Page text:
Stanley's recruiting tale is one of the more interesting and controversial in recent memory, but he ended up in a good spot at Iowa and joined James Morgan as just the second Wisconsin high school quarterback drafted in the last decade-and-a-half, getting picked by the Minnesota Vikings in the seventh round. Stanley stepped in a starter at Menomonie as a sophomore, but injuries limited him to just five games as a junior. Nonetheless, his big arm and talented overall athletic profile (he was the Pat Richter Award winner as the state's top senior three-sport athlete in 2016) made him one of the most highly-recruiting Badger State signal-callers in history. While Iowa and Pitt offered early, Wisconsin coach Gary Andersen was trying to implement a spread attack and favored other quarterbacks over the pro-style Stanley. Nate committed to Iowa soon after his junior season, and despite a late push from Paul Chryst when he was hired as the Badger coach, Stanley kept his pledge to Iowa, leaving many Badger fans to bemoan the tactics of Andersen and the impact on in-state recruiting. Once he got to Iowa, Stanley became the starter as a sophomore, throwing for 2,437 yards and 26 touchdowns to earn Honorable Mention All-Big Ten accolades. He put up big numbers again as a junior, with 2,852 yards and 26 touchdowns. As a senior in 2019, he threw for 2,951 yards and 16 touchdowns to earn Honorable Mention All-Big Ten. He finished his career second in passing yards and passing touchdowns at Iowa.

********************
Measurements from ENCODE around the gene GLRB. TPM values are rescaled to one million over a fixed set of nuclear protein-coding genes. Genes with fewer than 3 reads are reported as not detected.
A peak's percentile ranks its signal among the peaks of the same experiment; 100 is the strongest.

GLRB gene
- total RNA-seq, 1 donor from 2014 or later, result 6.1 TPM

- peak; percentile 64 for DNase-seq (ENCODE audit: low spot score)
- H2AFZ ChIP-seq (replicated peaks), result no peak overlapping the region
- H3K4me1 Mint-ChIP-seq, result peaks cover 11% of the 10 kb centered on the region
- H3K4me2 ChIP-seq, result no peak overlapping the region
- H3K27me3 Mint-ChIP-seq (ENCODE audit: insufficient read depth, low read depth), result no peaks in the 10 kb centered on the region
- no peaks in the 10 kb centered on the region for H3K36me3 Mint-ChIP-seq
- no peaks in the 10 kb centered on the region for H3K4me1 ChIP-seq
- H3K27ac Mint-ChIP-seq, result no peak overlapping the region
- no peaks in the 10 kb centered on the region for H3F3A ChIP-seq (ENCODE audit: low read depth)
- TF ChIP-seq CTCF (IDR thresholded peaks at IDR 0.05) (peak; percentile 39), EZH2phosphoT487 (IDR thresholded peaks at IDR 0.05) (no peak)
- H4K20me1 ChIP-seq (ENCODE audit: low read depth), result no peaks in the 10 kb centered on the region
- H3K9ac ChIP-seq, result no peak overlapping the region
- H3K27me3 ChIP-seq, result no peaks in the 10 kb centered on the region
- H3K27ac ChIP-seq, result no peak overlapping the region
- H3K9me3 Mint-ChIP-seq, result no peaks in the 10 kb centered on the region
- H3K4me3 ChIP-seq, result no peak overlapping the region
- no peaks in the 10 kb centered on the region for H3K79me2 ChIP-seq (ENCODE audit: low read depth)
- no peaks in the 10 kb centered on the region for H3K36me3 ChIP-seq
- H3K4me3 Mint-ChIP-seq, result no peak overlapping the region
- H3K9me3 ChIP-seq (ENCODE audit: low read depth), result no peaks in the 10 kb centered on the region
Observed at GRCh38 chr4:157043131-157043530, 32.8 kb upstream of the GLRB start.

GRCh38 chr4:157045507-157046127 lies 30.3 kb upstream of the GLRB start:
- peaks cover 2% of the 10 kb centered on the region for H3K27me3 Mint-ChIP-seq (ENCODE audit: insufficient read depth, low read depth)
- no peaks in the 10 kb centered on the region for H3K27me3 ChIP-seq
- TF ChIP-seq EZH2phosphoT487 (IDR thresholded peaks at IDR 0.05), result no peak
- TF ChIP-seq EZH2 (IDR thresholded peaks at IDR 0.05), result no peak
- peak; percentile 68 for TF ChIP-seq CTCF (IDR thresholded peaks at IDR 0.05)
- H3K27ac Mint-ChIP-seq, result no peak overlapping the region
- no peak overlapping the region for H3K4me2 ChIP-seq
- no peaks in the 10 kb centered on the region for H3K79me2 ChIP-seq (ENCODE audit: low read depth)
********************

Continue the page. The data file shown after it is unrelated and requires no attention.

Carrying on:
Travis Wilson serves as the WisSports.net General Manager, Football Editor, and contributing writer for other parts of the site. Wilson was selected as part of the Sports 40 Under 40 list by Coach & AD Magazine and the National High School Athletic Coaches Association for 2019. The Wisconsin Football Coaches Association (WFCA) named Travis the 2015 recipient of the Dave McClain Distinguished Service Award. He currently serves on the WFCA Executive Board as the Website and Communications Director and is a member of the Executive Board of the Wisconsin Basketball Coaches Association. A graduate of Richland Center High School and Mount Mercy College in Cedar Rapids, Iowa, Travis was a three-sport athlete in high school (football, baseball, basketball) and currently resides in Reedsburg. You can follow him on Twitter at @travisWSN.